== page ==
But as this report highlights, President Obama can still do much more administratively to make immigration enforcement more rational and humane while Congress delays. This is because the administration has wide latitude in establishing its enforcement priorities, including deciding how to spend the resources that Congress appropriates for immigration enforcement, and whether to pursue enforcement against certain individuals. It also has the discretion to identify individuals with certain equities—mitigating factors such as family or community ties, employment history, or length of residence in the United States—and authorize them to affirmatively request temporary relief from deportation.
This report begins by providing an overview of the current problems facing our broken immigration system—including a profile of unauthorized immigrants, a review of the rise in enforcement, and a description of the legislative gridlock delaying reform. It then discusses the legal authority for executive action on immigration and explores several administrative mechanisms that the president could adopt to make enforcement more sensible and humane. These mechanisms can be divided in to two related but distinct types of policies:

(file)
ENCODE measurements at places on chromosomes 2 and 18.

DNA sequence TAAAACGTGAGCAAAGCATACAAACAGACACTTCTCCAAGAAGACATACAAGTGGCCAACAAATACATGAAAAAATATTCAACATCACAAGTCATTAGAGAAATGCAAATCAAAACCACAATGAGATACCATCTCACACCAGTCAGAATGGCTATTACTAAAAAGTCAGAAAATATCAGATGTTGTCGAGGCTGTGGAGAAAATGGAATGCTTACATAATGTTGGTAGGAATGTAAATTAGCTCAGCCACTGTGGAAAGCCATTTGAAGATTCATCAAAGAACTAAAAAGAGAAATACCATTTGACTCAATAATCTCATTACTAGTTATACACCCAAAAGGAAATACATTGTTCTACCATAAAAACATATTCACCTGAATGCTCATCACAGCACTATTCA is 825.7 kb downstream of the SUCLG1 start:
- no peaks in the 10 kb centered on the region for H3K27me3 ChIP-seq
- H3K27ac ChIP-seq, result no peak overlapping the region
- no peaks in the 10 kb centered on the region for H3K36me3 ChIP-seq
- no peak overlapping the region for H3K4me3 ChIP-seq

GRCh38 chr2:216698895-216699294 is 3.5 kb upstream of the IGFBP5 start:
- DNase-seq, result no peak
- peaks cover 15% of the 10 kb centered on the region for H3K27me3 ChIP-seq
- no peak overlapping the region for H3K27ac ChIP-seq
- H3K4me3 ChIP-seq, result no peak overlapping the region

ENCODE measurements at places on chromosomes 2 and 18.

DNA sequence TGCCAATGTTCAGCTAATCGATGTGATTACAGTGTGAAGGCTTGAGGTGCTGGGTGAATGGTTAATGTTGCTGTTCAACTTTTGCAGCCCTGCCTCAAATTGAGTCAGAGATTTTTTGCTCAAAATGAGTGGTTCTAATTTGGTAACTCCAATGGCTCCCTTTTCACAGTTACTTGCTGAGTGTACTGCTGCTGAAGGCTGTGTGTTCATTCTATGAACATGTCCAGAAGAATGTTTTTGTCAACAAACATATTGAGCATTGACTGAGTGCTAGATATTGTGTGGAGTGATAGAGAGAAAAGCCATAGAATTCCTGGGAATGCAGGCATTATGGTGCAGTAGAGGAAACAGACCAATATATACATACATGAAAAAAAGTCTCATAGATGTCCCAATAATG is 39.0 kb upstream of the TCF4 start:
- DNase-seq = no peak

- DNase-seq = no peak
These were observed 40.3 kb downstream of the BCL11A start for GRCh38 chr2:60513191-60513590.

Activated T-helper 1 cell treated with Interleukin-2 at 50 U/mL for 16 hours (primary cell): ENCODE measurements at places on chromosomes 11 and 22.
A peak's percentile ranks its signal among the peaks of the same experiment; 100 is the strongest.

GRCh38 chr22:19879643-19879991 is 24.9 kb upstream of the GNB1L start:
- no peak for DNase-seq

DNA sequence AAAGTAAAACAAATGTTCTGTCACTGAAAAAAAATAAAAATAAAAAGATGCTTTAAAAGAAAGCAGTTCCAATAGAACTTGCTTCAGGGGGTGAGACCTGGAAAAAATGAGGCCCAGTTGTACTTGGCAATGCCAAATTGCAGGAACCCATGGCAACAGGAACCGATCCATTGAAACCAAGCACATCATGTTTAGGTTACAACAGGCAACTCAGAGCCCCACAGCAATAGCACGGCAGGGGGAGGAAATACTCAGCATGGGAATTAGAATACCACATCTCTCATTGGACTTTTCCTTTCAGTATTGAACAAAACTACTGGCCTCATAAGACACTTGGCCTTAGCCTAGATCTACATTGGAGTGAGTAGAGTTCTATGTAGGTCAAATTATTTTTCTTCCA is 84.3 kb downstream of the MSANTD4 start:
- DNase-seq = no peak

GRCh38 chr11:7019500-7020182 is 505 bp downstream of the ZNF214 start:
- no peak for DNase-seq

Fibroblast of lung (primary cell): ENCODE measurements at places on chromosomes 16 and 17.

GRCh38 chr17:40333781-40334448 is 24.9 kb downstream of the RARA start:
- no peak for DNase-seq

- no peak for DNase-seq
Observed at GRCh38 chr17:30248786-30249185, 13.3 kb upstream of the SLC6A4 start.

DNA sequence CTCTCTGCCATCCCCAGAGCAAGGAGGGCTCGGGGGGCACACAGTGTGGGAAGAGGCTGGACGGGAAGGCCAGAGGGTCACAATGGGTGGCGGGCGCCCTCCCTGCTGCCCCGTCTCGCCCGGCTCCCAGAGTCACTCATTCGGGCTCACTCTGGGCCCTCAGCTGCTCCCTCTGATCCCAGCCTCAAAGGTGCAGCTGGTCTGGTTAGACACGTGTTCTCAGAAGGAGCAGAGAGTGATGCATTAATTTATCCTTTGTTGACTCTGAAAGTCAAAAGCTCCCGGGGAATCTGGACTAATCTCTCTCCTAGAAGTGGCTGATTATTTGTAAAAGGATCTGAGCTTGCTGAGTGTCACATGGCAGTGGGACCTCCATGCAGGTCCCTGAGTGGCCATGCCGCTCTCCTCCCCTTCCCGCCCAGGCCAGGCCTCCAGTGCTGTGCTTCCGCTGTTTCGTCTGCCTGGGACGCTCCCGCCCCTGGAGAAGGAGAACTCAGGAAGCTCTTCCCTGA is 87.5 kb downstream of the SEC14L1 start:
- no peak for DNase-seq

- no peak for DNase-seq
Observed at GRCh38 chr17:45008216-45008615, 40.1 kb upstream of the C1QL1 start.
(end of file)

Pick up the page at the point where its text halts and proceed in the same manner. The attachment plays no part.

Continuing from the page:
- Enforcement reforms, which involve prioritizing how and whether enforcement is conducted when someone comes into contact with the authorities. Regardless of whether Congress moves forward with immigration reform legislation, DHS should adopt these types of reforms to our enforcement policies as soon as possible.
- Affirmative relief, which involves identifying low-priority individuals and creating a procedure for them to come forward and affirmatively seek temporary protection from deportation.
This report focuses primarily on the affirmative relief policies that are available to the administration. It describes three mechanisms that have been used to grant affirmative relief in other contexts: deferred action, parole in place, and deferred enforced departure. The report then evaluates them according to two basic criteria: the program's potential impact—both its size and the ability to maximize it—and workability—its flexibility and feasibility.